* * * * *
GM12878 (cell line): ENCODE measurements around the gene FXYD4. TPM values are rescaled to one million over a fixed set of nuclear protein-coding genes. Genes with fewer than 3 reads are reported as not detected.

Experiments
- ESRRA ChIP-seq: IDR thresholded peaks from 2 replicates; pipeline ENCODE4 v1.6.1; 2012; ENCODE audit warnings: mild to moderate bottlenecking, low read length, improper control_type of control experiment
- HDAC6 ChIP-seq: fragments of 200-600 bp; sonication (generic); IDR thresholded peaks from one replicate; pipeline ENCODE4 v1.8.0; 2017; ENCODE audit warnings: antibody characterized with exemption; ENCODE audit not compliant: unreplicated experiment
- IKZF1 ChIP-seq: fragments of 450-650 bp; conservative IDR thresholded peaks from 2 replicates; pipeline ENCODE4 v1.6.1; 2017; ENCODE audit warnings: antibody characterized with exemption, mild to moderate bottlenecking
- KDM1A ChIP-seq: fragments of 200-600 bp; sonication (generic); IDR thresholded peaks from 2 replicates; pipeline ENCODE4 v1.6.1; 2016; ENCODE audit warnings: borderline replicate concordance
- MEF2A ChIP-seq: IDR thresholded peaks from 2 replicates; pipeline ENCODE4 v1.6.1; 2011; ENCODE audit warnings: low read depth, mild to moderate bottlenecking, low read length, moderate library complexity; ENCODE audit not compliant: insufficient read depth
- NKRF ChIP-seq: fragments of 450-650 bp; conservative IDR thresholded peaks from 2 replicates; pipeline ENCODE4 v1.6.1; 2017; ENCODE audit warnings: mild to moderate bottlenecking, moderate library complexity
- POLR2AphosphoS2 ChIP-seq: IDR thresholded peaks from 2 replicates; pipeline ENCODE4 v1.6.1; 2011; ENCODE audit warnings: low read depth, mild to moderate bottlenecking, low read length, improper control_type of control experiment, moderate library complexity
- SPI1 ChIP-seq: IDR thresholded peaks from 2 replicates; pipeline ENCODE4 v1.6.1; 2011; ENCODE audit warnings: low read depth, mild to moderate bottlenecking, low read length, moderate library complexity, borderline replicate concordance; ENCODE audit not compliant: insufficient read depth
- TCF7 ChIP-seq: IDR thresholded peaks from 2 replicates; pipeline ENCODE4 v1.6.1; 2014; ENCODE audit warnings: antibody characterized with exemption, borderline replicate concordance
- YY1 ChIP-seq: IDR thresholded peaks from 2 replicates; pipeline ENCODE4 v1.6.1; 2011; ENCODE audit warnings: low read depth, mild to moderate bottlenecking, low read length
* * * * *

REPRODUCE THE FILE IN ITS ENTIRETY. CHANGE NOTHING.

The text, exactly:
GM12878 (cell line): ENCODE measurements around the gene FXYD4. TPM values are rescaled to one million over a fixed set of nuclear protein-coding genes. Genes with fewer than 3 reads are reported as not detected.

Experiments
- ESRRA ChIP-seq: IDR thresholded peaks from 2 replicates; pipeline ENCODE4 v1.6.1; 2012; ENCODE audit warnings: mild to moderate bottlenecking, low read length, improper control_type of control experiment
- HDAC6 ChIP-seq: fragments of 200-600 bp; sonication (generic); IDR thresholded peaks from one replicate; pipeline ENCODE4 v1.8.0; 2017; ENCODE audit warnings: antibody characterized with exemption; ENCODE audit not compliant: unreplicated experiment
- IKZF1 ChIP-seq: fragments of 450-650 bp; conservative IDR thresholded peaks from 2 replicates; pipeline ENCODE4 v1.6.1; 2017; ENCODE audit warnings: antibody characterized with exemption, mild to moderate bottlenecking
- KDM1A ChIP-seq: fragments of 200-600 bp; sonication (generic); IDR thresholded peaks from 2 replicates; pipeline ENCODE4 v1.6.1; 2016; ENCODE audit warnings: borderline replicate concordance
- MEF2A ChIP-seq: IDR thresholded peaks from 2 replicates; pipeline ENCODE4 v1.6.1; 2011; ENCODE audit warnings: low read depth, mild to moderate bottlenecking, low read length, moderate library complexity; ENCODE audit not compliant: insufficient read depth
- NKRF ChIP-seq: fragments of 450-650 bp; conservative IDR thresholded peaks from 2 replicates; pipeline ENCODE4 v1.6.1; 2017; ENCODE audit warnings: mild to moderate bottlenecking, moderate library complexity
- POLR2AphosphoS2 ChIP-seq: IDR thresholded peaks from 2 replicates; pipeline ENCODE4 v1.6.1; 2011; ENCODE audit warnings: low read depth, mild to moderate bottlenecking, low read length, improper control_type of control experiment, moderate library complexity
- SPI1 ChIP-seq: IDR thresholded peaks from 2 replicates; pipeline ENCODE4 v1.6.1; 2011; ENCODE audit warnings: low read depth, mild to moderate bottlenecking, low read length, moderate library complexity, borderline replicate concordance; ENCODE audit not compliant: insufficient read depth
- TCF7 ChIP-seq: IDR thresholded peaks from 2 replicates; pipeline ENCODE4 v1.6.1; 2014; ENCODE audit warnings: antibody characterized with exemption, borderline replicate concordance
- YY1 ChIP-seq: IDR thresholded peaks from 2 replicates; pipeline ENCODE4 v1.6.1; 2011; ENCODE audit warnings: low read depth, mild to moderate bottlenecking, low read length